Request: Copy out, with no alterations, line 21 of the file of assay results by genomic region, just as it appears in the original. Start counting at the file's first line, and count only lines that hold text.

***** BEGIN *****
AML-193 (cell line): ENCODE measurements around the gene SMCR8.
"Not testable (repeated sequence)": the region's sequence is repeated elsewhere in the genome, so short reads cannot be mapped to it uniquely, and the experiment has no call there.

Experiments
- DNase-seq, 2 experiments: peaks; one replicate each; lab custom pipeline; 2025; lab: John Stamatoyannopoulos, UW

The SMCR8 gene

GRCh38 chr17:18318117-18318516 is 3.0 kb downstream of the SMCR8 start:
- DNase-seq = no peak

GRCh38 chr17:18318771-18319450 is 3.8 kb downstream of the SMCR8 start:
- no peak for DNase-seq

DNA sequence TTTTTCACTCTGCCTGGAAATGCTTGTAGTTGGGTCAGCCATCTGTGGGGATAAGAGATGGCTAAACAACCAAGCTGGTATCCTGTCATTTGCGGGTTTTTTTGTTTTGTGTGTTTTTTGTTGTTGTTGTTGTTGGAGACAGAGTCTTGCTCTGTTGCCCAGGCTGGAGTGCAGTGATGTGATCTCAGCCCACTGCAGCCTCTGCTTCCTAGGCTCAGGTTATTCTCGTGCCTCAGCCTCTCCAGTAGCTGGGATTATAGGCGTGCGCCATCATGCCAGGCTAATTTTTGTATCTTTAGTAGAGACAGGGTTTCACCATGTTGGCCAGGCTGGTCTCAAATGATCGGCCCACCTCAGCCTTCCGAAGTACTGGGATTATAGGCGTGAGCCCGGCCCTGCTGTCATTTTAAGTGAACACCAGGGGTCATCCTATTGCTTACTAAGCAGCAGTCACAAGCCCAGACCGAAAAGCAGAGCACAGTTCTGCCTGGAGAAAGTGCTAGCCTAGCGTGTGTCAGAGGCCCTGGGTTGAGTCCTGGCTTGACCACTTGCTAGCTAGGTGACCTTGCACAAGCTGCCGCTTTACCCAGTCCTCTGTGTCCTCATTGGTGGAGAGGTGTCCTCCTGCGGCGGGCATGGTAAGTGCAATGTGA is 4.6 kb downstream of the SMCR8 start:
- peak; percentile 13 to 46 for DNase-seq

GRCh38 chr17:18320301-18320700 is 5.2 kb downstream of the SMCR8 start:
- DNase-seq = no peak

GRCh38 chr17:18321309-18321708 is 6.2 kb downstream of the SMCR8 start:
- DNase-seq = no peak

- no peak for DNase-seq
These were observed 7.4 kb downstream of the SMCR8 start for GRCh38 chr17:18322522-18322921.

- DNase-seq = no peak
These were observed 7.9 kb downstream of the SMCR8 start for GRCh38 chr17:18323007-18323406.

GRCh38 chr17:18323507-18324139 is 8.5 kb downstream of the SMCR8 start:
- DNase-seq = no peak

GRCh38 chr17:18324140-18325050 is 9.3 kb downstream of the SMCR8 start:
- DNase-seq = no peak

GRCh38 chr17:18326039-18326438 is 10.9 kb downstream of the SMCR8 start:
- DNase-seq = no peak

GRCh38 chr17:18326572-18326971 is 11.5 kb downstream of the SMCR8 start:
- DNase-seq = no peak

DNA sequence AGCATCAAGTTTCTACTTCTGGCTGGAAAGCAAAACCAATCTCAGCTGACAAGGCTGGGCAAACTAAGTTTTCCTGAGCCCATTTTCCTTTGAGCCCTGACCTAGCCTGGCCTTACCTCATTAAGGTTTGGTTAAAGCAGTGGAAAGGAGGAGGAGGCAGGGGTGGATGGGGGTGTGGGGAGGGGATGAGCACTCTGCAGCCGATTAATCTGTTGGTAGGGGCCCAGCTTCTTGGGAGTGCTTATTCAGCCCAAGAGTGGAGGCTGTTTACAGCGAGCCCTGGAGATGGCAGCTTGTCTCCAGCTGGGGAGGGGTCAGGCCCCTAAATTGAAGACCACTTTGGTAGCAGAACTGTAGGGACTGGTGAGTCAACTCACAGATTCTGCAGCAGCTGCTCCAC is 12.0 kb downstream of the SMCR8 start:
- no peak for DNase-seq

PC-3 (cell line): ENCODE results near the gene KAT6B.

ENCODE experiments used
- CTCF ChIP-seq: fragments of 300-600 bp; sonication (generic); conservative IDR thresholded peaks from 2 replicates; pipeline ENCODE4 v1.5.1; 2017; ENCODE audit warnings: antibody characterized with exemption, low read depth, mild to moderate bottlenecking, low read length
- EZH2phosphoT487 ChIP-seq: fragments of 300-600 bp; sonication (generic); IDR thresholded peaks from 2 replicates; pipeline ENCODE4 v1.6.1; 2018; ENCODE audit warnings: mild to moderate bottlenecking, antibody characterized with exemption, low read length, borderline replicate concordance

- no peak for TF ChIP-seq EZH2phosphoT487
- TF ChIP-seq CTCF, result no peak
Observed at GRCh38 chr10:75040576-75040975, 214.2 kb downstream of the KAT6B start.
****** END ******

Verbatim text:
- DNase-seq = no peak